Mish Shedlock on Deflation: We’re Almost There, or Already There

Mish Shedlock on Deflation: We’re Almost There, or Already There

Real nice post by Mish Shedlock over on his always excellent blog entitled Are we “Trending Towards Deflation” or in It?

I know many readers share my view on the inflation/deflation debate – namely that because we have a credit based economy, the Fed is relatively powerless to stop inflation.  If that’s your take, then you’ll enjoy Mish’s piece.

And if not, hey, it’s always good to check your assumptions with a well thought out counterargument!

Mish writes:

I define inflation as a net expansion of money supply and credit, with credit marked-to-market. Deflation is a net contraction of money supply and credit, with credit marked-to-market.

Given that consumer credit is plunging at unprecedented rates, given that credit dwarfs money supply creation, and given that marked-to-market valuations of credit on the balance sheets of banks is again falling, I propose we are back again in deflation.

My model suggests part of 2007 and all of 2008 were deflationary years. Inflation returned in 2009, and the economy is back in deflation now.

Proof is in conditions one would expect to see in deflation.

You can read the rest here.

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  • Luke

    I’m glad that Mish defined inflation and deflation as not only money supply but also credit. Many people don’t even take credit into account (ie, the Fed).

    Brett – do you think that the contraction in money supply (M3) and credit will lead t0 “deflation” in the sense of a deflationary price spiral like occured from 1929 to 1933 – around a 40% fall in CPI? I think this is an impossibility since, as you say, we have a fiat, credit based monetary system that is far different from the days of 1929 and the gold standard. I have no idea what will happen, but at least it will be exciting to be a participant!

  • Brett

    Hey Luke – I think it’s possible, but that’s not what I expect either from a CPI standpoint. I expect more of a Japan style deflation, one that crushes asset prices (stocks, real estate, etc), but is rather gentle from a CPI standpoint.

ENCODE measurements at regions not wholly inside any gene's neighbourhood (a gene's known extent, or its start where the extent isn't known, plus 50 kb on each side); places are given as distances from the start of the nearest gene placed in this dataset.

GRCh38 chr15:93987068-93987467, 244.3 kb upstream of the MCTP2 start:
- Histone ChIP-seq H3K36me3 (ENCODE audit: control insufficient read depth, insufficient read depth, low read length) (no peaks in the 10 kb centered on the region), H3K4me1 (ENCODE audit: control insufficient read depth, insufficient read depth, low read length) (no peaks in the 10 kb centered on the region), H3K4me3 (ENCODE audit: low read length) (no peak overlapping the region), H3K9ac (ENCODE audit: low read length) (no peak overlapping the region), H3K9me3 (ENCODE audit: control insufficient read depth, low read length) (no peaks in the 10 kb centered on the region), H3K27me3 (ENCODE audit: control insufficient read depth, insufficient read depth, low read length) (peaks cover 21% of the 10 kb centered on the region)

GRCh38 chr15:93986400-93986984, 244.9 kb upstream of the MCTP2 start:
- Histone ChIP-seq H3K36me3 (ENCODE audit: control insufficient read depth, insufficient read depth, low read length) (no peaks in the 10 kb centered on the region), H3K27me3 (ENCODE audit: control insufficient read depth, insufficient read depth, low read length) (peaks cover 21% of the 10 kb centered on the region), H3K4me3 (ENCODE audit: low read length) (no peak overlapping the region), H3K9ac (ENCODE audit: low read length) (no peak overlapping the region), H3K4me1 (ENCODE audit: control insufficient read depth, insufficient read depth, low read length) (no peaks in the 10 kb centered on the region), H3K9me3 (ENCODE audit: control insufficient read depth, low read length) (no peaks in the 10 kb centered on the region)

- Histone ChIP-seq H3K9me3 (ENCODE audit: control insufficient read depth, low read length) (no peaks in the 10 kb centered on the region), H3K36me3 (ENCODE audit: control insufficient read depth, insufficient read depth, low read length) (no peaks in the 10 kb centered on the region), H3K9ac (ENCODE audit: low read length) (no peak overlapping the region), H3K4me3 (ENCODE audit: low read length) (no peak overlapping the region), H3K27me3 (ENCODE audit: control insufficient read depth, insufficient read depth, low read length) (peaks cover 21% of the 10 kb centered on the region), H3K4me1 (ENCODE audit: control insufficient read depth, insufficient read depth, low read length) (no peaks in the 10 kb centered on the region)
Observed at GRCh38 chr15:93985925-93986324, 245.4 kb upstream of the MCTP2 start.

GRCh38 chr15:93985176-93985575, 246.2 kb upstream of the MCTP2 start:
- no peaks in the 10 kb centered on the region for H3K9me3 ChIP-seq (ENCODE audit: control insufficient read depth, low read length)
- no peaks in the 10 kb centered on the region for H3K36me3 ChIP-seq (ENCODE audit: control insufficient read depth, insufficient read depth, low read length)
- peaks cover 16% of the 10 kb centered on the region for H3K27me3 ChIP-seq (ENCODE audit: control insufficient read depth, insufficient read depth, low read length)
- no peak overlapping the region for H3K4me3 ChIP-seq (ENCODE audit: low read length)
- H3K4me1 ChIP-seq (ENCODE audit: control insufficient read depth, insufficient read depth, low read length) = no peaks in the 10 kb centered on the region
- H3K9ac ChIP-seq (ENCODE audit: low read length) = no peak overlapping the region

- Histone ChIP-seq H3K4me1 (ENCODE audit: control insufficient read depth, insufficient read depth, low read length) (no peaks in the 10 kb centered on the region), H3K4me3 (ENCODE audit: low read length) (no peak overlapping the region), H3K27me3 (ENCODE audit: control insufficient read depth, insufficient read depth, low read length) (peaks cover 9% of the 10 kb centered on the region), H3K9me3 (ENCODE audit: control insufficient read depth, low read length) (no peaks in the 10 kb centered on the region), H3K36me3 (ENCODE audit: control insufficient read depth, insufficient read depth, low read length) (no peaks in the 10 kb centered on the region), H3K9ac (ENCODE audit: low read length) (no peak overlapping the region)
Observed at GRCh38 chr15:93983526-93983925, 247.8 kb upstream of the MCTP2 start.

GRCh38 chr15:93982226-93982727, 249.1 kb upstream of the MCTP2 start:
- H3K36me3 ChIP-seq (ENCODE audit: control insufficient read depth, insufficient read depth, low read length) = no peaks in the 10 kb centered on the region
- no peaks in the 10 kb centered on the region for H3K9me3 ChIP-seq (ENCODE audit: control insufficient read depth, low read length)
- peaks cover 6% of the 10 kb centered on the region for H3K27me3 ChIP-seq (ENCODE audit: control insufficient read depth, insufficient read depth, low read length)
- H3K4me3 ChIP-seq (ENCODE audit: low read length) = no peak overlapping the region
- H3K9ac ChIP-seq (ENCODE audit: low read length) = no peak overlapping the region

A few months back I heard Mish debate with someone else whether or not Japan actually experienced deflation during the last two decades…the other joker said no, because CPI prices were up more than they were down. Mish told him he was crazy – the Nikkei fell by 80% and real estate also got whacked – over a period lasting two decades – that’s deflation enough for me as well!

  • Luke

    Thanks for the response Brett.

    As Japan and many others have found out over the years, credit bubbles can really wreck shop. If the US= Japan in the next decade, I say that is a best case scenario. Really enjoying the blog!


  • Good memory Brett!

    Here is the post

    And I agree with you on the CPI.
    Those watching it sure missed the big picture – collapsing credit and the effect it has on asset prices


  • Brett

    Thanks Mish, for the link and weighing in! Your post summary is fantastic – my head was spinning listening to the interview podcast…Amerman’s inflation/deflation definitions didn’t make any sense to me. They reminded me of an academic who develops a theory in the classroom, and gets whooped as soon as they start to trade with real money.

    I’m real glad you addressed housing prices, and their lack of inclusion in the CPI as well. From ’03-’05 that seemed like the biggest joke of it all – that the biggest ticket item for most Americans was not reflected in the inflation numbers. Meanwhile, all of my friends who jumped into the housing market as first time buyers were immediately “tapped out” and found themselves with little/no discretionary income after overpaying for a house! And now of course the debt deflation is going the other way, as they walk away from their overpriced homes via short sales, etc.

  • Pingback: M1 Money Multiplier Still in the Tank (Deflation Still in Control) — The Contrary Investing Report()

About Author


Hi, I’m Brett Owens – and I’m a financial junkie. My “problem” started incollege, when I got a little dose of the stock market – man, was I hooked…in no time, I was reading the Wall Street Journal religously.

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